Syria’s time limit nears an end

By November 18, 2011

Syria (MNN) — Syria's Bashar
al-Assad has until tonight to comply with the Arab-brokered peace plan or face
suspension from the Arab League and more sanctions.

However, they offered to
send civilian and military monitors to investigate whether or not Syria was
making any attempts at following the accord aimed at ending the crackdown.

The bloodshed from Damascus has cost more than 3,500 lives
since the uprising began in March.

At the United Nations, Germany, France and Britain
circulated a draft General Assembly resolution which endorses the Arab League
demand that Syria halt all violence and withdraw armed forces from civilian
areas, moving to further quarantine Syria internationally as well as in the
Arab world.

The move is meant to isolate the country and force a
resolution to the situation. There have been increasing calls for Assad to step
down. Greg Musselman, spokesman for
The Voice of the Martyrs Canada, explains
why they're concerned about Assad leaving. "You have a vacuum of power.
These people that come in, then, can be more ruthless. Everybody is kind of
doing their own thing, and Christians can get caught in it because they're
definitely marginalized."

draws the parallel to what happened post Arab-Spring to Christians
in both Iraq and Egypt. "You have these protests, and
everybody can kind of lock in against one leader or one situation. But once
that person is brought down, what happens?"

Musselman says international pressure might be helpful. The non-binding resolution that the General
Assembly wants to pass has little force.
It calls on Syria to end all human rights violations and the bloodshed
there, to stop delaying the implementation of the Arab League plan, and to cooperate
with an international commission of inquiry organized by the Geneva-based
United Nations human rights council. 

It will likely be voted on next Tuesday. Of those who favor it, several are members of
the Arab League. Musselman says, "When people within those Arab countries see what's going on in Syria, they're very upset about it, and they want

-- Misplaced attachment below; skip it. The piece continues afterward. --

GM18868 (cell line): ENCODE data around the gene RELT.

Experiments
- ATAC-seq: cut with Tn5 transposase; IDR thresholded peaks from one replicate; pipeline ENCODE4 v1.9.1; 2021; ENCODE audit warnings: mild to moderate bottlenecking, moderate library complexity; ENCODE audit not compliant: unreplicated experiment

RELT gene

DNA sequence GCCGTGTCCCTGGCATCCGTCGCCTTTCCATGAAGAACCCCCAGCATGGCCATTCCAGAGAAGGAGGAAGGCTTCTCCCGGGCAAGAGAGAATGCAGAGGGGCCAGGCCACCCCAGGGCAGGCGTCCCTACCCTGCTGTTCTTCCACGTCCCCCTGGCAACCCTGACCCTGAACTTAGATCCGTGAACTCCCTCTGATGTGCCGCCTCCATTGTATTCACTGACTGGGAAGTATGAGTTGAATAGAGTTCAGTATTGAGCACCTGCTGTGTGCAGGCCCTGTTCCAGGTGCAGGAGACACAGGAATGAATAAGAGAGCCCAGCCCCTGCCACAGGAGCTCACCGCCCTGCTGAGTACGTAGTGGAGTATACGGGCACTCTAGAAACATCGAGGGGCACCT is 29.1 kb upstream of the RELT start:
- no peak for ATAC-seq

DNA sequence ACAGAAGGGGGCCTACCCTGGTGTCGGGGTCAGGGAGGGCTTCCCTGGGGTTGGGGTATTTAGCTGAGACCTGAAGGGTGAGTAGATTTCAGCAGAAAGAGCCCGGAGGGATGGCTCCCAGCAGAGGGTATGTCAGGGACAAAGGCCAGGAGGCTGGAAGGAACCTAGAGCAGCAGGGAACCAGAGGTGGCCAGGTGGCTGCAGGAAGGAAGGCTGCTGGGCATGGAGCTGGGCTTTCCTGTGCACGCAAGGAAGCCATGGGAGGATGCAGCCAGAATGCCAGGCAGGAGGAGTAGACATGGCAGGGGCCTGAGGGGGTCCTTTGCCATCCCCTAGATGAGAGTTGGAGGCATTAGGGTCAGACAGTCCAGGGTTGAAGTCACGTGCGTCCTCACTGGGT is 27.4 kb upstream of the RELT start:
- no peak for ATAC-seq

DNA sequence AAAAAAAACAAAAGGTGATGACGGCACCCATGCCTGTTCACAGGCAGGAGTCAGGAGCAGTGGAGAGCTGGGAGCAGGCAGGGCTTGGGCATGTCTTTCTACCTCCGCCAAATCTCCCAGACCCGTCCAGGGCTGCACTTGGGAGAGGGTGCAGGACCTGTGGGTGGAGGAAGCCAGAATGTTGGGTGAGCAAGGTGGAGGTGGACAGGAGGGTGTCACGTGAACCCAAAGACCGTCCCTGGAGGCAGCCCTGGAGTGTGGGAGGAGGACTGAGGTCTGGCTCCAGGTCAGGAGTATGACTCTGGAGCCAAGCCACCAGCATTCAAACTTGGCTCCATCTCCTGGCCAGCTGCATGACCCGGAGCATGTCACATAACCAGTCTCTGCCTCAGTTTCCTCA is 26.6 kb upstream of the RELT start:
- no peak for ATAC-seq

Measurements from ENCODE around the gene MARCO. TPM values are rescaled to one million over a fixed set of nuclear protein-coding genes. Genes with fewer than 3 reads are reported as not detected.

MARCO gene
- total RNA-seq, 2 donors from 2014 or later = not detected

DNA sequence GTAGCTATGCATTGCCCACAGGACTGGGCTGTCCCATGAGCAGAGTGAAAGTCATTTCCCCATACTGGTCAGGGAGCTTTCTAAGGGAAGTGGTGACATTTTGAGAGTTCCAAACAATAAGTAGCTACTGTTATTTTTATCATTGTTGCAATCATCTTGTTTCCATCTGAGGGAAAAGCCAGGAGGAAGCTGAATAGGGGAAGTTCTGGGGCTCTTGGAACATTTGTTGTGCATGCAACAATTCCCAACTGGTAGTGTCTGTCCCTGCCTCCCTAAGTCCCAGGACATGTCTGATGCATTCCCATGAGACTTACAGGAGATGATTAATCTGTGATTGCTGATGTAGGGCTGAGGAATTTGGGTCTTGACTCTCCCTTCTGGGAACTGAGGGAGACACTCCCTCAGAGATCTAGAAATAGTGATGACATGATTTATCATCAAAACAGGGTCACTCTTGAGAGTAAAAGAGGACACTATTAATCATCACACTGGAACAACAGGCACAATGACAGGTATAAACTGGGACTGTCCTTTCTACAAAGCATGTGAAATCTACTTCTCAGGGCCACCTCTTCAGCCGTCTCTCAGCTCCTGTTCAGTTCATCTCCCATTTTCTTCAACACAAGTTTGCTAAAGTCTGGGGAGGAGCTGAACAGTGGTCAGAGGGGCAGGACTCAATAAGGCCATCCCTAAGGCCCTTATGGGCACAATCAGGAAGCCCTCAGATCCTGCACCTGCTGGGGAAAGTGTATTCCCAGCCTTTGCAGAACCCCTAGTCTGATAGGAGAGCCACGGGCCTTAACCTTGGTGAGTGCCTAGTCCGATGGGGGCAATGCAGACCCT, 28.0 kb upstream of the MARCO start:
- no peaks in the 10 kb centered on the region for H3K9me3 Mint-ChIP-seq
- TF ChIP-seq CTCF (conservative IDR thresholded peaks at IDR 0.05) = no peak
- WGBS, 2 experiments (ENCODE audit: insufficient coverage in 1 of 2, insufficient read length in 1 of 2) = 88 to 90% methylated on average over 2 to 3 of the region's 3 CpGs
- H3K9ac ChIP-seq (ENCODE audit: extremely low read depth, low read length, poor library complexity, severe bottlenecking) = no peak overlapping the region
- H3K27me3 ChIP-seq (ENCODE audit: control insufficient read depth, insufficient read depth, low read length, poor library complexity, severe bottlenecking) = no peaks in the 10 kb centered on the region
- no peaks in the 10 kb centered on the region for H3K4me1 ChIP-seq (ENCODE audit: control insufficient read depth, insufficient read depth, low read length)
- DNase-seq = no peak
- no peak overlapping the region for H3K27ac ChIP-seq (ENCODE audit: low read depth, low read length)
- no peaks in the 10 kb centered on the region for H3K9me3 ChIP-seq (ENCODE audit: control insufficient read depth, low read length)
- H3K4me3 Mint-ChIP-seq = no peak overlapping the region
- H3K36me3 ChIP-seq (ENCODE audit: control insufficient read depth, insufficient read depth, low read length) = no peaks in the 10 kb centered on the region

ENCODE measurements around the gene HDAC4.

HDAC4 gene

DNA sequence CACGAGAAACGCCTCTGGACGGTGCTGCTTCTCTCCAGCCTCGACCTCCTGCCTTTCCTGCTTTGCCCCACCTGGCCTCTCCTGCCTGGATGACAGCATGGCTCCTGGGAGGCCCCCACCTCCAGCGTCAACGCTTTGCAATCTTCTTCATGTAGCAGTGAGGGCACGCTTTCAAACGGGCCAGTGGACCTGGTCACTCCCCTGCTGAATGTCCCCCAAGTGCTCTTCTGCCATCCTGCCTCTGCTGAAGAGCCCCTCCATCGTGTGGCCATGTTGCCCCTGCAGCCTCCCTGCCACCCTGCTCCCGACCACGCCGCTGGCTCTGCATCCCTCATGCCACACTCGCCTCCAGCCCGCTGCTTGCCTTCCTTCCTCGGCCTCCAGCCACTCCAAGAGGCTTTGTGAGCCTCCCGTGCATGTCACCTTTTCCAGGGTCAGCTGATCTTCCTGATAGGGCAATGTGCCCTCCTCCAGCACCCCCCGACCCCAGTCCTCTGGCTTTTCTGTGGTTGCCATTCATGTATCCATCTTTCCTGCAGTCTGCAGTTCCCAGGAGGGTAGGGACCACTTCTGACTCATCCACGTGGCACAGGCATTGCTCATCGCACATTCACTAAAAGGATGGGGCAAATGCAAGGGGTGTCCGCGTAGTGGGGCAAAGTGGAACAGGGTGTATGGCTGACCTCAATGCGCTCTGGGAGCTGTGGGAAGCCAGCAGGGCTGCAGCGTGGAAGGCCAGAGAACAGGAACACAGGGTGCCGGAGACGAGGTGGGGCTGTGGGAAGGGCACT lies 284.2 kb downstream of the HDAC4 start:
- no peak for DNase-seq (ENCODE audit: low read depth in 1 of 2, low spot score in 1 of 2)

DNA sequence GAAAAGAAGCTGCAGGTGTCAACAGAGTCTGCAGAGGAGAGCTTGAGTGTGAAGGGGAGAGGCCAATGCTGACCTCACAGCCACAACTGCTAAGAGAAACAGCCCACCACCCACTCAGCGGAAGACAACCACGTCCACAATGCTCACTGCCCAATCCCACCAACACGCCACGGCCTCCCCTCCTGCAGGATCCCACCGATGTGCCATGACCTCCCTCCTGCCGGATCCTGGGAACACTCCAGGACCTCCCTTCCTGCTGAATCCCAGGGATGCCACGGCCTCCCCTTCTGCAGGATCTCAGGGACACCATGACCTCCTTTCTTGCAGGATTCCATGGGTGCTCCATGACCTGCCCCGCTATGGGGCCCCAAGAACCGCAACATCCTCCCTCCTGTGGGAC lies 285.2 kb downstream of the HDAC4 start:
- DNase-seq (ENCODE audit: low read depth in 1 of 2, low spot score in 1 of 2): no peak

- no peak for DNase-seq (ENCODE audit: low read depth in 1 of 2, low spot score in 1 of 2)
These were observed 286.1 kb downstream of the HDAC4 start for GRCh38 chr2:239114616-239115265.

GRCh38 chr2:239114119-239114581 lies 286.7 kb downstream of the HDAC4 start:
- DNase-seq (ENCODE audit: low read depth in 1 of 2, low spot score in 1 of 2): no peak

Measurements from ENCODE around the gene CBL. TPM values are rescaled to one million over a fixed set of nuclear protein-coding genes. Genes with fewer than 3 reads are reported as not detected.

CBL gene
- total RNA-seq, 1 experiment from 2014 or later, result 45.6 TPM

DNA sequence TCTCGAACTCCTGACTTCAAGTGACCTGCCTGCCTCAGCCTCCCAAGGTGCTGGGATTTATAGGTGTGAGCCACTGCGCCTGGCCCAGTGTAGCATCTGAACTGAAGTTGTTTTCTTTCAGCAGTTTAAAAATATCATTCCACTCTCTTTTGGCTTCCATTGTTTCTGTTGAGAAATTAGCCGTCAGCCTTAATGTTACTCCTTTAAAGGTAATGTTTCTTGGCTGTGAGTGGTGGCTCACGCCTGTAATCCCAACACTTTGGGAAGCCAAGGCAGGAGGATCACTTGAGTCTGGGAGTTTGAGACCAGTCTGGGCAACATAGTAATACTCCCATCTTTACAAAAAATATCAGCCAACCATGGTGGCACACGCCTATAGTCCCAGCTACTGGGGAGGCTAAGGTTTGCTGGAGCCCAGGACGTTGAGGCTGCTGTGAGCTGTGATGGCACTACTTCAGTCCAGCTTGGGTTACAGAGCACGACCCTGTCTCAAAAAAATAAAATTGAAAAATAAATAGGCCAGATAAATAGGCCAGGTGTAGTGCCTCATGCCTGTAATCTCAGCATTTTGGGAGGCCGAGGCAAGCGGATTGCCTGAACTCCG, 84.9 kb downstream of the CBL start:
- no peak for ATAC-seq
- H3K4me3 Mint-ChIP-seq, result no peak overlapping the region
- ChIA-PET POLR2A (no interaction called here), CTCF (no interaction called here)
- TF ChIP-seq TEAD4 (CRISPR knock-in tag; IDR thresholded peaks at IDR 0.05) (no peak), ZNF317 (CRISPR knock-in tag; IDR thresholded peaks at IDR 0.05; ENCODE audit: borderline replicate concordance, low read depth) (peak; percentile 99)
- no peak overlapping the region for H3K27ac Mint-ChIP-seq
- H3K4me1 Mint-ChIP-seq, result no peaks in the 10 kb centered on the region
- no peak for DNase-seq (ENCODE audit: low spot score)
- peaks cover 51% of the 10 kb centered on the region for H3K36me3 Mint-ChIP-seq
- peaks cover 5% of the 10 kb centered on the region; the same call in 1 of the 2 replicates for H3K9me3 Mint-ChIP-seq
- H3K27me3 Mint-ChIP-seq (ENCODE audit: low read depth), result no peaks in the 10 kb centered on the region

their government to do something. In many cases, the governments are trying to
stay in power and at least show some kind of humanitarian awareness of
what's happening in Syria."

It's a repeating nightmare for some in Syria's borders.
"For Christians from Iraq that have fled into places like Syria, they've
come from the bloodshed and literally being targeted. Now they are in Syria
facing the situation that's going there."
Musselman goes on to say that Syria's 1.4 million Christians could be in the same vulnerable, threatened
position as Iraq's now almost-annihilated Christian community, especially if
the current regime under President Bashar al-Assad loses control.

Believers are still active, though. "There is work that is being done. The
church is being encouraged there. They are getting supplies they need to
continue their Gospel work, but it's a 'wait and see' situation."

Ask God to embolden, comfort, and encourage all Syria's Christians
with His presence. Musselman says, "The Gospel does get a foothold and often
an opportunity that sometimes is not there when people are living in fear and
there's a lot of chaos and violence. That gives the church an opportunity to
share Christ in a powerful way."

Pray that followers of
Christ in Syria will be a strong witness to their family, friends, neighbors,
and their oppressors, seeing the current unrest as an opportunity to

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